Mountain Connect 2022 got a big kick off this morning in Keystone, Colorado with a Q&A discussion between National Telecommunications and Information Administration Assistant Secretary Alan Davidson and Broadband Breakfast CEO, Editor and Publisher Drew Clark.
Davidson provided a broad overview of the newly released Notice of Funding Opportunity for the $42.5 billion Broadband Equity Access & Deployment program, which set the table for the multitude of break-out sessions that attracted a who’s who of broadband providers, vendors, policy-makers and vendors.
Under the BEAD program, each of the 50 states will be eligible to receive a minimum of $100 million to expand high-speed Internet access, though most states will receive hundreds of millions more as additional funding will be allocated to states based on a formula that takes into account how many unserved households are in each state.
Most states on board for BEAD
Davidson said that 25 states have already submitted their Letter of Intent to seek BEAD funding. In all, 35 states have indicated they will also participate in the program so far as NTIA works with the other 15 states and territories to encourage them to take advantage of the largest ever federal investment in broadband.
While Davidson touted the unprecedented opportunity now being made available to states to close the digital divide, Clark did probe him on several concerns around the requirements of the BEAD application process that a number of broadband advocates and small- to midsize Internet Service Providers have raised since the NOFO was released on May 13.
One question in particular Clark raised was the letter of credit requirement that subgrantees must acquire to qualify for funding. A number of ISPs and local officials interested in municipal broadband projects are saying the requirement is onerous and may prove to be a disincentive for new entrants into the broadband market now dominated by the big monopoly ISPs.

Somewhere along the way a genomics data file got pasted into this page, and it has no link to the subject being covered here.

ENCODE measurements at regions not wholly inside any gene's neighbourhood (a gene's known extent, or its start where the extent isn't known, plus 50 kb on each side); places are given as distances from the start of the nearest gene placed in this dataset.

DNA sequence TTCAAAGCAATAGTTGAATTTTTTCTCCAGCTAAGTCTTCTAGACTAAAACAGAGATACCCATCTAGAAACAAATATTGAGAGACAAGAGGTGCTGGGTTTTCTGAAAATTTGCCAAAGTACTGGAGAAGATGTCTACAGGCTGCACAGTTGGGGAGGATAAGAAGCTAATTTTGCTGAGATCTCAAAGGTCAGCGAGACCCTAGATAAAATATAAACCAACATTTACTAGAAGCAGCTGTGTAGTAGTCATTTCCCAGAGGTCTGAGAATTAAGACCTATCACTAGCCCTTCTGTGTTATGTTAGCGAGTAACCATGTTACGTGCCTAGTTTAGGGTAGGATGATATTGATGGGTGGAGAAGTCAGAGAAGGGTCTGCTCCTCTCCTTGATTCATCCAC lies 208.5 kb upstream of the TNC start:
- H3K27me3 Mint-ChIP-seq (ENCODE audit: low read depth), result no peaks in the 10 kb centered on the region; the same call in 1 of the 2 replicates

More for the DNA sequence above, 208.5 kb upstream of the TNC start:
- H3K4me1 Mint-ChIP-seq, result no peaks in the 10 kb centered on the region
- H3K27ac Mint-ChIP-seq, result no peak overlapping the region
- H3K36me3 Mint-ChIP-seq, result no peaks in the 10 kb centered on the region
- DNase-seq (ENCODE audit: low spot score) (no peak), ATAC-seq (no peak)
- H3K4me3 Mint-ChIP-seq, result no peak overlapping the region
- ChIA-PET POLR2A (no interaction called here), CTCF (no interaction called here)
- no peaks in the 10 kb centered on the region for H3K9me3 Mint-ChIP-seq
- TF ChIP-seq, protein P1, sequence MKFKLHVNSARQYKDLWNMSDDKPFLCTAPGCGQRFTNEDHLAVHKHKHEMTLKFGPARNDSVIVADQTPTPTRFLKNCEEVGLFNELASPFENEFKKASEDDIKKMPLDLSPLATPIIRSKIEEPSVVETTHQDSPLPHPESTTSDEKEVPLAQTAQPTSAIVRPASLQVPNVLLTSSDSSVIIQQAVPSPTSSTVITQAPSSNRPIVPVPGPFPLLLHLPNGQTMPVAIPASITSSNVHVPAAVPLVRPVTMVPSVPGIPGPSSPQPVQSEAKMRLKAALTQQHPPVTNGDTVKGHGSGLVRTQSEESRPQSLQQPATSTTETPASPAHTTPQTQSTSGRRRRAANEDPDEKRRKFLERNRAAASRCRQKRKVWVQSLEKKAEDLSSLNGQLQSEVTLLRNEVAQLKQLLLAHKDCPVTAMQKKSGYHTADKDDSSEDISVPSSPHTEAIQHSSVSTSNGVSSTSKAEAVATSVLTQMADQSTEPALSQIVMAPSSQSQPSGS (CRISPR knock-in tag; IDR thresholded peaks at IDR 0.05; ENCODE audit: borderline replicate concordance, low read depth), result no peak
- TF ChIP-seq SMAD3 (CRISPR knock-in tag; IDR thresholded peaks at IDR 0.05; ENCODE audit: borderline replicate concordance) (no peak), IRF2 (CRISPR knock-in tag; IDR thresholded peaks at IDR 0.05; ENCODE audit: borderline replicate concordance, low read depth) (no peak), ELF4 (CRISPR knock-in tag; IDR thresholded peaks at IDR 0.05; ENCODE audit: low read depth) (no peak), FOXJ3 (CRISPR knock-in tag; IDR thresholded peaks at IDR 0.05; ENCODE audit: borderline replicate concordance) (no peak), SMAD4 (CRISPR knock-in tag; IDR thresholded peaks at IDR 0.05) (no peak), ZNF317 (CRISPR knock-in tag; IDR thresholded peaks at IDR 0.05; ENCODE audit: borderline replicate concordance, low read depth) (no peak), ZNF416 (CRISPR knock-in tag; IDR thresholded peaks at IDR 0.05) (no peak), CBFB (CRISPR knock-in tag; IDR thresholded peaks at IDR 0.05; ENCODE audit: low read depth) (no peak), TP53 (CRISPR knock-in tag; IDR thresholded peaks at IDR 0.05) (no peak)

Davidson noted his office has been hearing those concerns and that the NTIA may adjust the rules based on that feedback.
NTIA will encourage states to include publicly-owned networks
We also had a chance to ask Davidson a question: Would states with preemption laws that prevent or erect barriers to municipalities, cooperatives, nonprofits and other public entities from accessing BEAD funds be disqualified from the BEAD program?
Davidson said the NTIA will press states to not lock out publicly-owned broadband projects and if they propose to do so they must disclose why. But, he stopped short of saying that states with such preemption laws would be disqualified from participating in the BEAD program.
However, Davidson and Clark both, pointed to the specific language in the NOFO that says:
- NTIA strongly encourages Eligible Entities (states) to waive all such (preemption) laws for purposes of the Program. If an Eligible Entity does not do so, the Eligible Entity must identify all such laws in its Initial Proposal and describe how the laws will be applied in connection with the competition for subgrants. Such Eligible Entity must, in its Final Proposal, disclose each unsuccessful application affected by such laws and describe how those laws impacted the decision to deny the application.
Internet for all?
While Davidson did not explicitly say NTIA would wholeheartedly accept BEAD applications from states with preemptions laws that lock out public sector providers, it seems clear the NTIA will not deny BEAD funds to states with preemption laws that violate both the letter and spirit of the Infrastructure Investment and Jobs Act (IIJA), which authorized the BEAD program.
The BEAD NOFO and Davidson’s remarks were a major topic of discussion at the dozens of breakout sessions held later in the day, covering everything from funding new broadband investments and community development to community broadband case studies and emerging technologies.
Multiple NTIA officials claimed BEAD is intended to connect all Americans and, in fact, the Biden admininstration calls it the Internet for All intiative. However, neither Congress nor the Biden administration have a plan to ensure all low-income urban households are connected.
The three-day conference will conclude on Wednesday with that final day being kicked-off by a Q&A with U.S. Sen. John Hickenlooper.
Watch our Connect This! livesteam discussing the implications of the BEAD NOFO here.
This article originally appeared on the Institute for Local Self Reliance’s Municipal Broadband project on May 24, 2022, and is reprinted with permission.